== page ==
I need to access it as a consumer, when I most need it. In my case this is inevitably when I am working outside of my own network.
More importantly, I need to contribute to it when I have time (now being a good example. I am on a plane with 'nary a net connection for hours ....)
The interesting thing of course, is that I am currently using a technology, PyDS, to make changes to my own work online and I am doing it offline. I do have access to my own work offline and to some degree, via an aggregator, I have access to others work, at least read only access. Before embarking on web logging / personal publishing, I would have underestimated the importance of this. Now, having done the majority of my work while offline, I couldn't live without it.
So, while blogging tools solve the problem for me personally, what I think we as a group really need is some way to group edit content ... but in an offline manner. Sort of a wiki with sync .... or a wiki/blog meld.
This is going to be my research topic for next little while. As I find things, expect to see more information here. My thoughts on this so far:
For offline reading, it should be possible to "mirror" a wiki, or part of a wiki. Are there any wiki tools that are mirror friendly, and even offer local editing with a push up to a central server 'a la Radio/PyDS?'.
Don Park has a recent comment about a distributed Wiki. Read the comments as well. There is a pointer to something called Hyki developed in Groove.
Doc brings us this gem about RSS Aggregators from BloggerCon:
My fave for RSS conspirators: Jon Udell's Aggregators session. Remember, class: Pay attention. RealPlayer required.
I had the webcast running in the background as I worked last night, and noticed that one of the ways I use my aggregator wasn't really represented in the discussion.
Essentially, like John Udell, I prefer to see all the news in big chunks... in my case, 300 articles at a time. I can quickly scan what I want. But, very often I need to switch back to a feed list first and then drill down into the feed to read it. That mainly occurs Monday evening as I try to catch up on stuff I haven't had time to deal with on the weekend.
I use PyDS for this blog as well as its builtin aggregator which allows for this presentation switch. It also has a lock feature that will keep an article in the feed even if I purge the view. Very handy.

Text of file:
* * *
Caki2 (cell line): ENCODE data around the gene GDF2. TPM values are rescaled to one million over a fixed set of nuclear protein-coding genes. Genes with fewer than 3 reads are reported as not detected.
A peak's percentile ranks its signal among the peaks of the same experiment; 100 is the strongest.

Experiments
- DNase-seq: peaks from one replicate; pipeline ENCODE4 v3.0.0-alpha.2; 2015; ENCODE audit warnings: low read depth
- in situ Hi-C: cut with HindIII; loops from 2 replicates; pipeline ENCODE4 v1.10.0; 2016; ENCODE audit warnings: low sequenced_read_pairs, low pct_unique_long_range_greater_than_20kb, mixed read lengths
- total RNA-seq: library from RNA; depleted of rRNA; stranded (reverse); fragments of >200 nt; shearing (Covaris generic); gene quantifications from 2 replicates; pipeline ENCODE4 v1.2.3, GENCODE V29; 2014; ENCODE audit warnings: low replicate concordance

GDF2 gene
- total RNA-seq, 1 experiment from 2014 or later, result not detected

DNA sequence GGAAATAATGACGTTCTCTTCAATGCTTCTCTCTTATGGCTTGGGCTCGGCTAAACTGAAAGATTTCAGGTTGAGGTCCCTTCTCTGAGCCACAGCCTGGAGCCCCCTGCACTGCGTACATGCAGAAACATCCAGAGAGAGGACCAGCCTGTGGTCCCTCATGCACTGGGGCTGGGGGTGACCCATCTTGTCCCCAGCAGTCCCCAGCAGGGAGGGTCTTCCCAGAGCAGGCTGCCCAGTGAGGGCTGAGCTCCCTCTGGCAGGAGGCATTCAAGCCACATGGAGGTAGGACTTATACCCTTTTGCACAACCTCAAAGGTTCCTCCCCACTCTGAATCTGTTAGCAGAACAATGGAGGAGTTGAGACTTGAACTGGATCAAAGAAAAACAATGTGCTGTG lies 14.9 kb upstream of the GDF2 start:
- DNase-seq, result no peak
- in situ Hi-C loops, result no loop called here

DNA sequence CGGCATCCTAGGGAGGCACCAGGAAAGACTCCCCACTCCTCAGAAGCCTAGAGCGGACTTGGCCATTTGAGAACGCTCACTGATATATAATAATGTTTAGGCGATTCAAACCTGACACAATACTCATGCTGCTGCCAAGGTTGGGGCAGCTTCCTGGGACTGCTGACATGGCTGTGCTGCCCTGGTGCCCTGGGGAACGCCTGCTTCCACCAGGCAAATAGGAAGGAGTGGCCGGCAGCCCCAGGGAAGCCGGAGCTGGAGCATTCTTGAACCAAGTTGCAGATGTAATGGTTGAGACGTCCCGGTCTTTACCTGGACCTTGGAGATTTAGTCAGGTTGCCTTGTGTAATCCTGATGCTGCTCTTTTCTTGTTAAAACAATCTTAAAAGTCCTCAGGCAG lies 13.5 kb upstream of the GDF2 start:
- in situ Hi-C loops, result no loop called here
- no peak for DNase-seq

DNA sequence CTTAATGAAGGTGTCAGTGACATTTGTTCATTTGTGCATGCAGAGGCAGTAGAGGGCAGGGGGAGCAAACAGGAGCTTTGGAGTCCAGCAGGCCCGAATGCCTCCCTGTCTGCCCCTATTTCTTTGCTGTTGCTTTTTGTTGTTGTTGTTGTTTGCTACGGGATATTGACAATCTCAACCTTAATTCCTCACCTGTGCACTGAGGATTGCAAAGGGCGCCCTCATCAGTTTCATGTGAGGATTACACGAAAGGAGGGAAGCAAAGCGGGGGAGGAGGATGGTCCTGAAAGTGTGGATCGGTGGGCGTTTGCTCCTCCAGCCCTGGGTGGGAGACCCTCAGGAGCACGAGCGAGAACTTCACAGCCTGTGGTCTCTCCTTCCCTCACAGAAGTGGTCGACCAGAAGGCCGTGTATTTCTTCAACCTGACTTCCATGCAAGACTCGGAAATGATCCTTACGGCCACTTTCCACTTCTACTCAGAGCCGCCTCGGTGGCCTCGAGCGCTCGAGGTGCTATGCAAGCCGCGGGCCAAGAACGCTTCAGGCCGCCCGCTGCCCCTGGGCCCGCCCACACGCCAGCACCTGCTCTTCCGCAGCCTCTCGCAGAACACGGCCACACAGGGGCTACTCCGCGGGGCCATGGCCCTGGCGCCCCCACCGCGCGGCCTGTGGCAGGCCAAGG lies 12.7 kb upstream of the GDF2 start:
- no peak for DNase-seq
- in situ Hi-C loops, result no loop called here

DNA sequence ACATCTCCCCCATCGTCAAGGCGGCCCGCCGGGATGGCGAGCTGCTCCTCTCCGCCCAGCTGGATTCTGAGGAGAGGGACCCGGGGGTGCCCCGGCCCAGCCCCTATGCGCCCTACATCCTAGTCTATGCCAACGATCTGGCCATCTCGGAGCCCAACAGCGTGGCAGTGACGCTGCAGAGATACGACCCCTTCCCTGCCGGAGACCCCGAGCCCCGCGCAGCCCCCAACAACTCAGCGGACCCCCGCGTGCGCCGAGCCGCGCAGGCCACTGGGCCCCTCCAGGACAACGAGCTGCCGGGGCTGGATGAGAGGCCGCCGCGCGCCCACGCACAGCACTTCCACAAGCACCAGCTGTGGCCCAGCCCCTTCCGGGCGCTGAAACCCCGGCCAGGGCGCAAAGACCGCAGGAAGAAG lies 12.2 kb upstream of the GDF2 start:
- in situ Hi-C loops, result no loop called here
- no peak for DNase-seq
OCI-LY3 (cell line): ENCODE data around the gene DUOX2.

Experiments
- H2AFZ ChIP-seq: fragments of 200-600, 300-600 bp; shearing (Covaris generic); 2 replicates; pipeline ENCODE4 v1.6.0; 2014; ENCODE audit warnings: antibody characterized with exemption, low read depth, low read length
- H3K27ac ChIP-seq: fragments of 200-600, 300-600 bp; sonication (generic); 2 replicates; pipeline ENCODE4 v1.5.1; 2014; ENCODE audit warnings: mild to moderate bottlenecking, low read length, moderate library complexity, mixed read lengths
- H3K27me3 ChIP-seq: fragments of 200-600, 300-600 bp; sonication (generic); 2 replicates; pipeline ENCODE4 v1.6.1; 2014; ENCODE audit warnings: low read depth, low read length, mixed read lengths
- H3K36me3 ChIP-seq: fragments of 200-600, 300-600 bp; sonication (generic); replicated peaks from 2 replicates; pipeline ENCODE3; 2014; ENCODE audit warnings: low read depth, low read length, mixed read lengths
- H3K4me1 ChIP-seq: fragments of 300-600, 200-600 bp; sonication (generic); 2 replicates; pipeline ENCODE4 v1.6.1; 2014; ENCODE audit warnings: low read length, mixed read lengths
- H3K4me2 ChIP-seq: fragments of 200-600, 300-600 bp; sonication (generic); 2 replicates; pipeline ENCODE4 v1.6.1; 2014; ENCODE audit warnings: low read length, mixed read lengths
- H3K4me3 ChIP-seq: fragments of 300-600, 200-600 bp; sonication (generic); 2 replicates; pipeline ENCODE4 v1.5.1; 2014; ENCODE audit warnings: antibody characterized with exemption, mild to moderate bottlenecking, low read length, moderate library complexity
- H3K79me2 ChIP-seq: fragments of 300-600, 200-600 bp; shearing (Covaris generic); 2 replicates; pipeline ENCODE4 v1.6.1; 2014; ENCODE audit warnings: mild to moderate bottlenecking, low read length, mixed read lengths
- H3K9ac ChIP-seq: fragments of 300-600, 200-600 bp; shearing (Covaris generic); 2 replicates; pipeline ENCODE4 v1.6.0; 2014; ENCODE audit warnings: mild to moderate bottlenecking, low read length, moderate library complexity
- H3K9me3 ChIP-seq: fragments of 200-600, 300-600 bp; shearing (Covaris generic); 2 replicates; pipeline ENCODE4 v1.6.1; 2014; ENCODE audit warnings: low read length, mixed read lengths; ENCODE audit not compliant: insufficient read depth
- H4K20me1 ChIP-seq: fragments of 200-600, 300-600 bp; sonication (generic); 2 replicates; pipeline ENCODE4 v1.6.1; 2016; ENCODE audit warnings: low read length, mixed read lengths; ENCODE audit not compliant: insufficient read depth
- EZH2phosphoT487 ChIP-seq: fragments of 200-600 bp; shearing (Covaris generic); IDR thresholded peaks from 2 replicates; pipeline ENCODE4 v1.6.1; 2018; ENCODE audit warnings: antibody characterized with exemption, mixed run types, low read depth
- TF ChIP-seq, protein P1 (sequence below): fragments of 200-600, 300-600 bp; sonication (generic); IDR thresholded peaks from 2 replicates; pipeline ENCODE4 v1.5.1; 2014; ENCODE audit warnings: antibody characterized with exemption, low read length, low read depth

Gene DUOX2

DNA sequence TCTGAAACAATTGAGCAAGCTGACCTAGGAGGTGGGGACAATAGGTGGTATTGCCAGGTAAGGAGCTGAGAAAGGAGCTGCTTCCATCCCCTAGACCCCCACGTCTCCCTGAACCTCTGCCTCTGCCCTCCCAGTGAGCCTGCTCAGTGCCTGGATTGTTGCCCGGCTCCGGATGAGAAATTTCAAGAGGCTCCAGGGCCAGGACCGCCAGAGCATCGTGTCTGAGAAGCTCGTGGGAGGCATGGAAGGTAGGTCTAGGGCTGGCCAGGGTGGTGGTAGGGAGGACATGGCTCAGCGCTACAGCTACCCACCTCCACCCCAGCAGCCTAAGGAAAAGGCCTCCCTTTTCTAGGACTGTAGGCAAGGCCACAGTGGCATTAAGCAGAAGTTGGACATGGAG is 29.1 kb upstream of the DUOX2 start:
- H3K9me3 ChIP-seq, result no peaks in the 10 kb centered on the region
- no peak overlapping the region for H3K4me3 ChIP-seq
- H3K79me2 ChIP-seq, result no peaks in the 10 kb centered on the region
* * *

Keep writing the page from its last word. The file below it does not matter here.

I am still trying to find out how TWiki implements RSS/RDF/Syndication feeds of changes to the writeable web. I see on their site that they have a WebRss plugin but so far haven't found any info about it. If I find something, I'll update it here.
Here is the answer for Twiki. Looks like there is extensive support for RSS. I also found a handy list of RSS aware wiki tools..
Like the author of this post, I prefer python to ruby but dabbled with it and do find it a pleasure to program in. Its interesting how Matz took the 'feeling' of programming in ruby into account as he designed and built it. Certainly seems to work for me.
Unfortunately, most of my scripting work is done in perl. When I can choose the tools, I program in Python/Jython. Ruby is interesting to me and I plan to keep an eye on it.
Ruby released its latest version 1.8.0 in August this year.
Thanks to the Dave Winer at Scripting News for this. Its a pointer to an article at the Guardian Unlimited about some interesting software that I think is going in the right direction when it comes to blogging and business. It is the internal "publishing" angle that I think might motivate people to relinquish their iron grip on knowledge and publish information internally.
The article points to blogging software from Traction. And I quote:
The most interesting thing I saw at the Boston conference was a demo, squeezed in during a coffee break away from the throng, of a blogging package devised by Traction Software, a small US software maker. It was different because Traction exists primarily to share information internally.
The key elements of blogging were present and correct in Traction's package: it was easy to use, information on the web pages it built was presented chronologically, there were lots of hyperlinks to information, and you could quote and comment.
But there were also the kind of features vital for work in a business of any size: the ability to set levels of access for different users, to make something public or to keep it private, to put flags and categorise entries so they relate to different bits of workflow.
It was refreshing to see a package which saw weblogs not just as an online confessional - an extension of the way consumers use the technology - but also as a tool that could make work a little easier and more rewarding.
This I think is where we might profitably focus our "free cycles" when thinking about blogging and corporate culture. Now if I could get my own organization to try something like this ....
I'll post additional links to Traction info as I find them here: